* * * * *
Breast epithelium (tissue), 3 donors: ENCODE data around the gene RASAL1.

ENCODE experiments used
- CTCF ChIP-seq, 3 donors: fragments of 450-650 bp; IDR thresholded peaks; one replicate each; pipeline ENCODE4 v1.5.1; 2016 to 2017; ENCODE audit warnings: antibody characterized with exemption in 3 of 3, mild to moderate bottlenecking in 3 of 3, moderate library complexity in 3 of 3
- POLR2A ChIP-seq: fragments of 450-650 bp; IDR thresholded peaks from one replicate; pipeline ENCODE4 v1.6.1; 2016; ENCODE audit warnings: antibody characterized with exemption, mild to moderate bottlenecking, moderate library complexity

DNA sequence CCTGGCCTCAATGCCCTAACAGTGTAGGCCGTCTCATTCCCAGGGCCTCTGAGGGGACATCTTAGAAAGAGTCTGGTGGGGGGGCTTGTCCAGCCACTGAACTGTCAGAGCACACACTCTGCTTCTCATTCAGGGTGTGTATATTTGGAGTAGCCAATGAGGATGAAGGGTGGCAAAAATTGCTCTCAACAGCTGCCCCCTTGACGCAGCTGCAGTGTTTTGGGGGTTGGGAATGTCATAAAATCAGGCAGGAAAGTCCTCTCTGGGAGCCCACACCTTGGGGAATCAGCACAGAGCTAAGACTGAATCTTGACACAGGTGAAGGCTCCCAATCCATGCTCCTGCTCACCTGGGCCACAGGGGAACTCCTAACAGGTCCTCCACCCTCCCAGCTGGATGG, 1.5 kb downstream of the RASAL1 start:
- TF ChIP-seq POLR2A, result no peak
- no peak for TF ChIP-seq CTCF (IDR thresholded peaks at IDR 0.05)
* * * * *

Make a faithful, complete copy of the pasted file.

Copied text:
Breast epithelium (tissue), 3 donors: ENCODE data around the gene RASAL1.

ENCODE experiments used
- CTCF ChIP-seq, 3 donors: fragments of 450-650 bp; IDR thresholded peaks; one replicate each; pipeline ENCODE4 v1.5.1; 2016 to 2017; ENCODE audit warnings: antibody characterized with exemption in 3 of 3, mild to moderate bottlenecking in 3 of 3, moderate library complexity in 3 of 3
- POLR2A ChIP-seq: fragments of 450-650 bp; IDR thresholded peaks from one replicate; pipeline ENCODE4 v1.6.1; 2016; ENCODE audit warnings: antibody characterized with exemption, mild to moderate bottlenecking, moderate library complexity

DNA sequence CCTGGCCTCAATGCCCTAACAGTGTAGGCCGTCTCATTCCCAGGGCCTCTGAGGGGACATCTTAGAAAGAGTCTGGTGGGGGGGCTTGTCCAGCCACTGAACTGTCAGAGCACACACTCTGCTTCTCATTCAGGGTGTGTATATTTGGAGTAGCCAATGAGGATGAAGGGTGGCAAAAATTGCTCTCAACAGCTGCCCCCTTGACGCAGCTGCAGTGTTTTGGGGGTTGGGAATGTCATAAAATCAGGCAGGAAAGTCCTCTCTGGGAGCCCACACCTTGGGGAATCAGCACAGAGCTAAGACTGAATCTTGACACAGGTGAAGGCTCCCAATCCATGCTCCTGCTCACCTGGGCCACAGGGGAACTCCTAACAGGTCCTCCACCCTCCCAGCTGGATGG, 1.5 kb downstream of the RASAL1 start:
- TF ChIP-seq POLR2A, result no peak
- no peak for TF ChIP-seq CTCF (IDR thresholded peaks at IDR 0.05)